California photographer, Ryan Schude, gets his hands on a Lubitel 166+ and falls candidly in love.
REAL NAME: Ryan Schude
CITY: Los Angeles, California
How long have you been a Lomographer (or are you new to this whole thing?)
I originally had a little plastic 35mm Lomo around 2000 but broke it when I dropped it from the top of a carnival ride somewhere along the central coast of California. I was driving from LA to SF with a friend and we randomly stopped at the smallest fair in the world. The ride operator said, “No cameras” and of course I almost killed him with it when it fell, what a jerk. Anyways, I haven’t shot with one since then until recently when I was invited to join the Lomo Amigos program and got my Lubitel.
The strangest, funniest, hands-down greatest photographic/Lomographic encounter that you have ever had.
Oh, this is a good question, hmm, there is a diptych I found on one of my rolls where a guy is approaching a girl in one frame, and then the next frame he is taking her away somewheres. By the time I had it developed, I could piece together where and when it was taken but the circumstances surrounding the individuals involved remain unclear. This encounter kinda represents why I love carrying the camera around again since it has been years since I’ve had anything handy to snap candids with. It’s a total departure from the work I’m used to making these days and a welcome return to something from the past.
You attended Phoot Camp, with Laura Brunow Miner, what were your favorite moments from that weekend?
Running in chaotic circles while naked and drunk with a bunch of strangers in a dark, cold forest at midnight for a group photo was definitely up there as one of my favorite moments. But the experience overall was expectedly amazing. From the first email I received about the event, I knew it was pretty much the end-all, be-all of photo nerdery and I needed to be a part of it. Watching everyone collaborate brought it all together considering we had architects, designers, programmers, scientists, filmmakers, conceptual artists and everything in between getting all jazzed on making photos together. I could write the rest of this interview pumping Phoot Camp but I suppose we will have to do a separate story on that after this year’s version as well considering it was also just weeks before I got my Lubitel.
If your photos shown here could have a soundtrack of three songs, what would they be? (song title & artist please)
“The City Never Sleeps” – Lee Hazlewood
“Cuddle Fuddle” – Passion Pit
“Howlin’ At The Moon” – Hank Williams Sr.
If you could take your Lubitel 166+ and a sack of film anywhere in the world right now, where would you go and why?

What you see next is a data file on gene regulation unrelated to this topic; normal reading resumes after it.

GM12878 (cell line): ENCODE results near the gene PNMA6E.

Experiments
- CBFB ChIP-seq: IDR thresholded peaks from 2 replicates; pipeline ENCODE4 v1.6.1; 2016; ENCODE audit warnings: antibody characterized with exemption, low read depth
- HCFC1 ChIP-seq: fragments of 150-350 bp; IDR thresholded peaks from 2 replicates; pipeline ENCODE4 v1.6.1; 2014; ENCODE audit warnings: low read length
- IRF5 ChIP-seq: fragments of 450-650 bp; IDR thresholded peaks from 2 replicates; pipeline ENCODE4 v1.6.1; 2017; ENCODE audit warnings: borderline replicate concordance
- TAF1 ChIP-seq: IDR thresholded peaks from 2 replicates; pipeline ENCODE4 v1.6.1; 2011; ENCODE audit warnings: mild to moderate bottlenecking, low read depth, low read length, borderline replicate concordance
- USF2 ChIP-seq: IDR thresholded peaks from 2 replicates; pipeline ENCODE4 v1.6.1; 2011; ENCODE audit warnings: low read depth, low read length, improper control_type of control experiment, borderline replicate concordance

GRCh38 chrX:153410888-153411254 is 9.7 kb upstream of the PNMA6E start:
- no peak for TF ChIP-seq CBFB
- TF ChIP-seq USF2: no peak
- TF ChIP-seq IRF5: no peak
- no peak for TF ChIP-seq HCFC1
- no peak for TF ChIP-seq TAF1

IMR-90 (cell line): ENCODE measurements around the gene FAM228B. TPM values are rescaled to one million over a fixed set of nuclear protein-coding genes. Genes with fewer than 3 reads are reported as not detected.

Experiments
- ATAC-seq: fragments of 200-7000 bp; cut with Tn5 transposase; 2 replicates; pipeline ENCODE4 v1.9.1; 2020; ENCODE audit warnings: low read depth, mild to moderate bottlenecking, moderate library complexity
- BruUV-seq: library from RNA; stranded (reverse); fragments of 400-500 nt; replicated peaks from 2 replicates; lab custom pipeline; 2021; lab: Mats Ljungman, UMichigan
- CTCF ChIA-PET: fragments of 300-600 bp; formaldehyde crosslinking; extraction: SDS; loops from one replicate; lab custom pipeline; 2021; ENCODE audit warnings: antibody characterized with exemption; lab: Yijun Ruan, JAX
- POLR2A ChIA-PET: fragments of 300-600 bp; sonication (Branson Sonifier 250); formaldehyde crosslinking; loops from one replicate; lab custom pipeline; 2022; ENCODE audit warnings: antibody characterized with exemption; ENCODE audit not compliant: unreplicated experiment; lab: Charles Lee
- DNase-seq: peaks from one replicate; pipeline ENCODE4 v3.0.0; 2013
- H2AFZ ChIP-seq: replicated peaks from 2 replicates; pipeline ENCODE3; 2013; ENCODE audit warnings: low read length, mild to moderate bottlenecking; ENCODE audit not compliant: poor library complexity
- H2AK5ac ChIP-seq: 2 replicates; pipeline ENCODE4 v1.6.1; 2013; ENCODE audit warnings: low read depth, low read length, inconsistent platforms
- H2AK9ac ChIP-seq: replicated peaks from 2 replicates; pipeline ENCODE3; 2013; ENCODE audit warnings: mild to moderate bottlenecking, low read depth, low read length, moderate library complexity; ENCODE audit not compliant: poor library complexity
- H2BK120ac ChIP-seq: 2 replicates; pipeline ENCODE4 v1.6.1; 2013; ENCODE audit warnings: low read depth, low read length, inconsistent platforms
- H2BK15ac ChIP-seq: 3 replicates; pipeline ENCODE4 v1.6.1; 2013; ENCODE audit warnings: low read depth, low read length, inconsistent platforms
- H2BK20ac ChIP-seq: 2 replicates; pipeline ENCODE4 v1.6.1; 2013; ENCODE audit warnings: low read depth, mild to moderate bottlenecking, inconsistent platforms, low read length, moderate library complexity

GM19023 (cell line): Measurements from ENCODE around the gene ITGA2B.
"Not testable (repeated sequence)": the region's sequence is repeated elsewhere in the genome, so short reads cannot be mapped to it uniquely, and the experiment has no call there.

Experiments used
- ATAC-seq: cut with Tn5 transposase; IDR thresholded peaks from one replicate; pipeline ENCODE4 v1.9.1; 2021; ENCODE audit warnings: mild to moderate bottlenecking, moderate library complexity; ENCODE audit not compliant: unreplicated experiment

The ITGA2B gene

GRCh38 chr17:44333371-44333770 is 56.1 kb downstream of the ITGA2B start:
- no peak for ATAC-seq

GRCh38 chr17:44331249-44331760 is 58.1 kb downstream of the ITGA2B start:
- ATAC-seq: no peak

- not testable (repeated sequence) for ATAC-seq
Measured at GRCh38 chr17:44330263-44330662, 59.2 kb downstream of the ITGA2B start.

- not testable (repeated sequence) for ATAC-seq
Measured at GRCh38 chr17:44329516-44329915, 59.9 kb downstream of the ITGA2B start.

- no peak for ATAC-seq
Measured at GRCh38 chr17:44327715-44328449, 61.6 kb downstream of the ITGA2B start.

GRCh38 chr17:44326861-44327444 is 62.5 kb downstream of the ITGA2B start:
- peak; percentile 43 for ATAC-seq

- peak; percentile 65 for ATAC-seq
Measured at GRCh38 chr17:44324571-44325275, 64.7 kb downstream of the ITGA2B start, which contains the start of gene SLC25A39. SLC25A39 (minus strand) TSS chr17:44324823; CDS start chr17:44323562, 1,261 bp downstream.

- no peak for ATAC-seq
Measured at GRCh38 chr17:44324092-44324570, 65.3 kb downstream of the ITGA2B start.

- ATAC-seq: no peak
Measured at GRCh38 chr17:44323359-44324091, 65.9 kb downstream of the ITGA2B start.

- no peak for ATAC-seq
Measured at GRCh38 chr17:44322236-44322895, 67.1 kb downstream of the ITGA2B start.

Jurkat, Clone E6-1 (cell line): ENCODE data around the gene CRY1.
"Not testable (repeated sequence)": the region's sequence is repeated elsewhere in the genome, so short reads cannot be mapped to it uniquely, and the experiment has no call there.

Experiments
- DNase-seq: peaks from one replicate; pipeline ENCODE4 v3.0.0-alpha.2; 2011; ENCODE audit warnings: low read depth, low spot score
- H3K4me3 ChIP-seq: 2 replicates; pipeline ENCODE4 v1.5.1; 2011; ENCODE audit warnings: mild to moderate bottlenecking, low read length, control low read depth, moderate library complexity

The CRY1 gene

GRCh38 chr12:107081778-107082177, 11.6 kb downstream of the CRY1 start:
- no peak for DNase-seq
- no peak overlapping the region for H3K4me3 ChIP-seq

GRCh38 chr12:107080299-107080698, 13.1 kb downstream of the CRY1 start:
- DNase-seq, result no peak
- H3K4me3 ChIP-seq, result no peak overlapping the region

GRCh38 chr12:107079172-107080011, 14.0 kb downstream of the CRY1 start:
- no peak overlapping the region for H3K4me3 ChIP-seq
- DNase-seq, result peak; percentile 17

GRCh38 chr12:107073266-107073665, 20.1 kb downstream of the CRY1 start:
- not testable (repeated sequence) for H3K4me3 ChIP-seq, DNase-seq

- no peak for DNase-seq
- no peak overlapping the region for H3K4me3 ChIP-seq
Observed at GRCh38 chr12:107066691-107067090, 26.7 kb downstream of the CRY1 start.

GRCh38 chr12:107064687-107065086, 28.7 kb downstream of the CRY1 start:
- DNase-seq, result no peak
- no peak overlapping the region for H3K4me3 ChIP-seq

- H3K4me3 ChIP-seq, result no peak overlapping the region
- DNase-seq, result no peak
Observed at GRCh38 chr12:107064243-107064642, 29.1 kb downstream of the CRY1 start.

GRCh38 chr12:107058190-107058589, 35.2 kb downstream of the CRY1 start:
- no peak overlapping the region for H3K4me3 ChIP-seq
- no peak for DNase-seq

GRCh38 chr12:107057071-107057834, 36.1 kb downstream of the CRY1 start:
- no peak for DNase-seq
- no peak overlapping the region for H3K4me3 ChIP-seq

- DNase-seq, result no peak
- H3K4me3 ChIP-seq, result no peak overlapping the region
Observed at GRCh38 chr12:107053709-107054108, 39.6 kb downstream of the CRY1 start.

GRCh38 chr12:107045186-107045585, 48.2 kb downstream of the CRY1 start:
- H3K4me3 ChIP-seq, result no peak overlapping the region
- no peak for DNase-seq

On a roadtrip through the southern U.S., been trying to get back there for sometime now just because it’s full of characters, great tasting food and the kinda cultural experience I don’t know nearly enough about.
Tell us about some future projects you have coming up. What will be keeping you busy in the near future?
I will be directing a music video in collaboration with several members of our great little community here in LA which entails building an old school wood cabin set in our studio and having two old timer war vets blast each other’s heads off. Should be a hoot.
The one person (living or deceased) who you would most like to photograph?
hah, impossible question. How about the girl who played Little Orphan Annie in the 80’s movie version? Short, red, curly hair and freckles pretty much rule life so anyone with any of that going on is good.
Your advice to future Lubitel 166+ shooters
Get a super sweet, old-school, leather bag, carry the thing everywhere you go and act really aloof and arty when explaining to people how you love shooting film again. Not that you have anything against digital, in fact, you love it and will punch anyone in the face who says otherwise or tries to say that film is the ONLY way to go. Also, make sure to tell the lab who processes your film not to sharpen their scans because their crappy scanner is already killing the essence of the film as it is and anyway to lessen the blow of that would be great thank you.
When you were picked as a Lomo Amigo, you were shooting primarily in digital format. What else brought you back to film?
The Lubitel brought me back to film. I was really excited he did because I was shooting a lot with my iPhone at the time and trying to process these crappy snapshots to look like film. I had sold my Hasselblad years ago and just didn’t have any motivation to carry a film camera around with me. Since I got the Lubitel I have made it a point to always have it with me and a whole new body of work is emerging that would have been lost in iPhone photos I could never really do anything with outside of the web.
A lot of your photographs include elaborate set ups and planned shots, did you approach your Lomo Amigo project differently?
Yeah, my approach is completely opposite. My Lomo Amigo work is almost strictly candid. I have busted the Lubitel out on a more staged shoot and was quite pleased with the results but have gotten too used to a digital workflow. The Lubitel is better for the candid work because I can’t look at it and obsess over it, you just shoot, wind the film forward and move on. The work reflects it too, the imperfections become part of the charm at times and certain happy accidents emerge to create images I would have never made otherwise.